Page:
3. Talking to someone trustworthy

Seeking support from a trusted friend, family member, or counsellor can provide valuable insight and perspective. By confiding in someone, individuals have a listening ear and the potential for a witness who can validate their experiences. This external perspective can be instrumental in helping individuals gain clarity and understanding regarding the events they are facing.

4. Taking pictures

Photographs can be useful for individuals to verify and validate their memories. By referring to photographs, individuals can cross-reference their recollections with visual evidence, helping them determine the accuracy and reliability of their memories.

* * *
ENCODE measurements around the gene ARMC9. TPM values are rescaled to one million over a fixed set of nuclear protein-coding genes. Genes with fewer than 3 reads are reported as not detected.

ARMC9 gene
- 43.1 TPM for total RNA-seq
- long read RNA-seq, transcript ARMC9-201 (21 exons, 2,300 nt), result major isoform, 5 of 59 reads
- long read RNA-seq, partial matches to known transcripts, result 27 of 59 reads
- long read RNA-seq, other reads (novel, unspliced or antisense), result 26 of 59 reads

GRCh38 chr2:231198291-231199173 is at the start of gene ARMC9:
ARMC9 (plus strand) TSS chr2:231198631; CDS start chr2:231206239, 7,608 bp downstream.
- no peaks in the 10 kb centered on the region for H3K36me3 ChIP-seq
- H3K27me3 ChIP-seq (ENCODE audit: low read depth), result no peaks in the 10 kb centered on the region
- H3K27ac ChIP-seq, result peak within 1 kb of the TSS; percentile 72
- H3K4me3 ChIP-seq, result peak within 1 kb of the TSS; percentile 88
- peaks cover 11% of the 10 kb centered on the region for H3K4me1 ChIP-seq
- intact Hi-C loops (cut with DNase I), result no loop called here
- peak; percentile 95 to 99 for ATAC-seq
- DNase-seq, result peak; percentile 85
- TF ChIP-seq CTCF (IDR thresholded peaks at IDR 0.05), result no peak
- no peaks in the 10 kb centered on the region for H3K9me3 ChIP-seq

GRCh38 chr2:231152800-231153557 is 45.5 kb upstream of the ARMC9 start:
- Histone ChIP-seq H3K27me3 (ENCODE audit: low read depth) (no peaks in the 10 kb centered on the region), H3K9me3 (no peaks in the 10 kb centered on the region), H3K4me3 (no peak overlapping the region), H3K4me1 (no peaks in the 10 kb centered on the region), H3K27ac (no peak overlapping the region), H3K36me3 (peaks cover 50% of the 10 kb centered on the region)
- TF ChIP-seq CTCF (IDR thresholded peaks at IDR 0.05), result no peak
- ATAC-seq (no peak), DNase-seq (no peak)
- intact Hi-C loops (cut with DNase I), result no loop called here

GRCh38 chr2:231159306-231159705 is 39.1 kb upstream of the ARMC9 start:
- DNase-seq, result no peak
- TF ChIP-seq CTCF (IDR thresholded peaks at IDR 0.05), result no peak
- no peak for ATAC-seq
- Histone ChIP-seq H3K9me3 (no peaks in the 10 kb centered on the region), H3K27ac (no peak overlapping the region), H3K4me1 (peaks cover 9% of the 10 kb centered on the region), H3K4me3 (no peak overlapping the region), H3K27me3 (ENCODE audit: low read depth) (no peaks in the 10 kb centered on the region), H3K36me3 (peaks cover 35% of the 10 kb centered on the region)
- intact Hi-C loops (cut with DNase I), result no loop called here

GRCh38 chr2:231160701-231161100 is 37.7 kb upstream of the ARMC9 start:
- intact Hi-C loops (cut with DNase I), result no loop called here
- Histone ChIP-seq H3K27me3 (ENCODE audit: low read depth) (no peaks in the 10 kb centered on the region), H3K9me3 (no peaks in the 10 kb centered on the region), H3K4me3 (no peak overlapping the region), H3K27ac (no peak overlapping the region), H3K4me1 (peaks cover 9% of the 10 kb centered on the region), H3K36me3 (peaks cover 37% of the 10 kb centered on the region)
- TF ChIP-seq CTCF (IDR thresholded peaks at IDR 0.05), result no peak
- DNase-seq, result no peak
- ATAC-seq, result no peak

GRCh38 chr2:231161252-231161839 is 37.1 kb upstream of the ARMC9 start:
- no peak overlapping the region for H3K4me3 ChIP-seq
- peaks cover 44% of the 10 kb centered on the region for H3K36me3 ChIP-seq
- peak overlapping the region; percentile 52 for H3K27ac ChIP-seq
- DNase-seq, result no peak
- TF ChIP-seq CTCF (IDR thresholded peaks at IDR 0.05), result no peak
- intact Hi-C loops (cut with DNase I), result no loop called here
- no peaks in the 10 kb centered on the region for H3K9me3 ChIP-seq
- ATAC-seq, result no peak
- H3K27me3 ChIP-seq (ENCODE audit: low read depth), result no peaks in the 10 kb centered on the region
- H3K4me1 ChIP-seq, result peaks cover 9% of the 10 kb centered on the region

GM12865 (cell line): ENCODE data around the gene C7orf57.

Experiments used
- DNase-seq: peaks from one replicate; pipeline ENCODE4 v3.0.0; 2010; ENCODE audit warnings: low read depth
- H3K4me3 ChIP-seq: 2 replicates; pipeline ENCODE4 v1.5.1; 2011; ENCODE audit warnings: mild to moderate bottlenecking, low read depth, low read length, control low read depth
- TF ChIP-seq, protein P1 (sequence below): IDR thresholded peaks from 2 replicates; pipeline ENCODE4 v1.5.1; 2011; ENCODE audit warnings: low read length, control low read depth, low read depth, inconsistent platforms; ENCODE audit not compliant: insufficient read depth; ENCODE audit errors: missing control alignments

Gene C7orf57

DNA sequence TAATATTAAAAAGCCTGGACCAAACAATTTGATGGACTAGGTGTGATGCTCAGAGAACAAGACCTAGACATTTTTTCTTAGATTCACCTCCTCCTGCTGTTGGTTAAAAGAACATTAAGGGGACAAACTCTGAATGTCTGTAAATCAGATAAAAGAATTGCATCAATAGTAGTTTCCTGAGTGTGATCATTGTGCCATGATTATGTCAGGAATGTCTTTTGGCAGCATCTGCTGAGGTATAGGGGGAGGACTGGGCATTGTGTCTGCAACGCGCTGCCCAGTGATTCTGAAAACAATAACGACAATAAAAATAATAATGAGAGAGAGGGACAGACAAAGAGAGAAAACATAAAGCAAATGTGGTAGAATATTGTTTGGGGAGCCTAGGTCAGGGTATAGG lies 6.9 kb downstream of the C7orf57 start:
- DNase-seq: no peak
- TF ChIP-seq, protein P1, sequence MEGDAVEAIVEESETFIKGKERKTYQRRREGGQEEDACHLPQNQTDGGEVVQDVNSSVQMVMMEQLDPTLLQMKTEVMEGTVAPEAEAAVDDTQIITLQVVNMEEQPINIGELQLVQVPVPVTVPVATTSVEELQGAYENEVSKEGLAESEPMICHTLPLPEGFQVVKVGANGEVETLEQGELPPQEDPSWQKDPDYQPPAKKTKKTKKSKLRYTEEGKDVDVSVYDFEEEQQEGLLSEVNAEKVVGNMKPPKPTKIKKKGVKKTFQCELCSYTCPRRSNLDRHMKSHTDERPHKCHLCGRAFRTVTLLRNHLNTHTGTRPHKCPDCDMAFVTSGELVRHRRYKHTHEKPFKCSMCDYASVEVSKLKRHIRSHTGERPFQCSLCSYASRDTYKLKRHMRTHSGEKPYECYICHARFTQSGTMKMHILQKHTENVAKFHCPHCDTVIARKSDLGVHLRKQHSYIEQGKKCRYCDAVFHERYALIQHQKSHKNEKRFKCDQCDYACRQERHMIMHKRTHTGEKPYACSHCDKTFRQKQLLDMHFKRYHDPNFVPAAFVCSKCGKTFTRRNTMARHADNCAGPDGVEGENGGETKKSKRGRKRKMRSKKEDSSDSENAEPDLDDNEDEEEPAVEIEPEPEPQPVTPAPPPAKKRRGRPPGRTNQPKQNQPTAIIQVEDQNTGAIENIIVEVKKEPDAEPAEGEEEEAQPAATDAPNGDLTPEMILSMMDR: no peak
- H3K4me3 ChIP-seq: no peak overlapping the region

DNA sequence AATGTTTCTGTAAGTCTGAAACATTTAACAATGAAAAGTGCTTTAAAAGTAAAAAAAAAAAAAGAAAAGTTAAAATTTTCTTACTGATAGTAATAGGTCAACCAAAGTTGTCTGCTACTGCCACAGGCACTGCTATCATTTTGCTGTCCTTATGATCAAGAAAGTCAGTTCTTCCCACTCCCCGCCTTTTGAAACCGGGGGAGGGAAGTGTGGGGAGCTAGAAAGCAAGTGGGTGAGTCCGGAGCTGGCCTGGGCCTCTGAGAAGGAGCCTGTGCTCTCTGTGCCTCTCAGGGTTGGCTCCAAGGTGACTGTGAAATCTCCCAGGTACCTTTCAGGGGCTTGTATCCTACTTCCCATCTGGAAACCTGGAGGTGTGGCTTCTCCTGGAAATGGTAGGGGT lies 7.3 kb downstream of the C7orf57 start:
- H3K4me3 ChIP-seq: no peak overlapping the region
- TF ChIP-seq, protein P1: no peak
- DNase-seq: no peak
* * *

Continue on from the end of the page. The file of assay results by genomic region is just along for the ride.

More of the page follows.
5. Keeping voice memos

A device that can capture audio recordings can be a convenient method for individuals to document and articulate events in their own words. This allows them to provide a detailed and accurate account of their experiences, preserving the information in real time.

By using such a device, individuals can ensure that their recollections remain intact and can be referred to later as a reliable source of information.


Gaslighting can significantly impact the mental well-being of the targeted individual, often leading to depression. Understanding the responsibility involved in addressing and managing gaslighting effectively is crucial.